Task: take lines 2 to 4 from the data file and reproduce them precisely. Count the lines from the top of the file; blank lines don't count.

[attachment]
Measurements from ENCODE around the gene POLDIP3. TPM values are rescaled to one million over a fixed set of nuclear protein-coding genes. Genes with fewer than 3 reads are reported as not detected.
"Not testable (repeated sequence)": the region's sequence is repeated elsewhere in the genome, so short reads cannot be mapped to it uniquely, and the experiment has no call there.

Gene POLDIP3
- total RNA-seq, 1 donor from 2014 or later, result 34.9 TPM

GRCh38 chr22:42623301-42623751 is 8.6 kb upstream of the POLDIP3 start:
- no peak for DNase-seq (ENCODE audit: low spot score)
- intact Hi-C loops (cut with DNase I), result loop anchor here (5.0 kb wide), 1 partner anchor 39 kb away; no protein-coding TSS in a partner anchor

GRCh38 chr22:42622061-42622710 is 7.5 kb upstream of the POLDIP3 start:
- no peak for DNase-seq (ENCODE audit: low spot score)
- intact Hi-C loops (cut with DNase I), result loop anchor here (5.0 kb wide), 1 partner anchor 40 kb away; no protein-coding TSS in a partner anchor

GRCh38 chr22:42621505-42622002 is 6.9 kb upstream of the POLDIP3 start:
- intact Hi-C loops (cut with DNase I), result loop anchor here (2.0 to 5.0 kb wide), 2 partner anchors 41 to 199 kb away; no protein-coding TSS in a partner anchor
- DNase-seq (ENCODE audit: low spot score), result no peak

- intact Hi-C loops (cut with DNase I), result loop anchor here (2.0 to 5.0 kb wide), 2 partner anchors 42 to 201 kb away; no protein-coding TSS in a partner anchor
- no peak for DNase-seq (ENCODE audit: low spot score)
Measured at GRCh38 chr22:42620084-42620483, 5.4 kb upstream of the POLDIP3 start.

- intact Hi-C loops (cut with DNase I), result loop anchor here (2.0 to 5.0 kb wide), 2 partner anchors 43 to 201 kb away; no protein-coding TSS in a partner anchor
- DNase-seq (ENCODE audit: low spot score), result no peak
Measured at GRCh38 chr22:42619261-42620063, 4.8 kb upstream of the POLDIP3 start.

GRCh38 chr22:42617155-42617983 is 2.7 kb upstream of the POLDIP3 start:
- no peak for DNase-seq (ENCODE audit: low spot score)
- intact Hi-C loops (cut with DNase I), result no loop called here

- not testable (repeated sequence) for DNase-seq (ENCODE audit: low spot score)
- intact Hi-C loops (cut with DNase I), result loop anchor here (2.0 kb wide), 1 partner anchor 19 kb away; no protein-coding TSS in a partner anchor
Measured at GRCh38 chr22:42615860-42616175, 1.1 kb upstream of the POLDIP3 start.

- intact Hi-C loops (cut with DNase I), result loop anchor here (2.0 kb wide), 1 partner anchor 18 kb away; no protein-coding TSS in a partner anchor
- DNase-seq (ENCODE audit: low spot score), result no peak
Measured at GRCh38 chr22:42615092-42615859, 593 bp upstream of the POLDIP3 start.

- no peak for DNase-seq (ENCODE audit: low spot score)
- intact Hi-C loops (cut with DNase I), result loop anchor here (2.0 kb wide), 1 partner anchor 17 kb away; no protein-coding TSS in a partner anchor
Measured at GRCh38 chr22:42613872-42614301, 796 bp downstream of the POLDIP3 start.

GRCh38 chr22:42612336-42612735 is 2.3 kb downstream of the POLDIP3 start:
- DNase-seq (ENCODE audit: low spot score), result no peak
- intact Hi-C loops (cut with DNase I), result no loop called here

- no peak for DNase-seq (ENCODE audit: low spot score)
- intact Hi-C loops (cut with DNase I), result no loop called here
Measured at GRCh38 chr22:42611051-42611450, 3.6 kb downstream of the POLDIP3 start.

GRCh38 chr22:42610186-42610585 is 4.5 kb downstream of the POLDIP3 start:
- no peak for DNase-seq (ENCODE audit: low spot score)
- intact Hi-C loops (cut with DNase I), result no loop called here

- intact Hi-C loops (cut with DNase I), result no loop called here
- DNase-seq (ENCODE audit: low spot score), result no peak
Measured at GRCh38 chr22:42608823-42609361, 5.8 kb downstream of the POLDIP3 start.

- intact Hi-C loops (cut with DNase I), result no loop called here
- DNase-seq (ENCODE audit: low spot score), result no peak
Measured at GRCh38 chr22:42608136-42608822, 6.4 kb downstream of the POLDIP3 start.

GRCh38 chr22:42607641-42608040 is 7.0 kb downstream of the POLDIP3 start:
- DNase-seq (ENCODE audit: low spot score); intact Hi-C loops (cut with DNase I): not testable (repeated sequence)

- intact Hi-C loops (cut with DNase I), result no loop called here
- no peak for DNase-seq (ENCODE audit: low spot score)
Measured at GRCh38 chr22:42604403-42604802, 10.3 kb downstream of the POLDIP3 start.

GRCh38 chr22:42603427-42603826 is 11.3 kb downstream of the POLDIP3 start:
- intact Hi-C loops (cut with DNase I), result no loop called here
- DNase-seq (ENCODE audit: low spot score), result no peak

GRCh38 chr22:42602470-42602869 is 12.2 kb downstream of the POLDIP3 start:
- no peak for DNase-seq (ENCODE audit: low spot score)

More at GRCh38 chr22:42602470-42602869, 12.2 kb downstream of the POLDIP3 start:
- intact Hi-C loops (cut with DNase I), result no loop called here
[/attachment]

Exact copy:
"Not testable (repeated sequence)": the region's sequence is repeated elsewhere in the genome, so short reads cannot be mapped to it uniquely, and the experiment has no call there.

Gene POLDIP3
- total RNA-seq, 1 donor from 2014 or later, result 34.9 TPM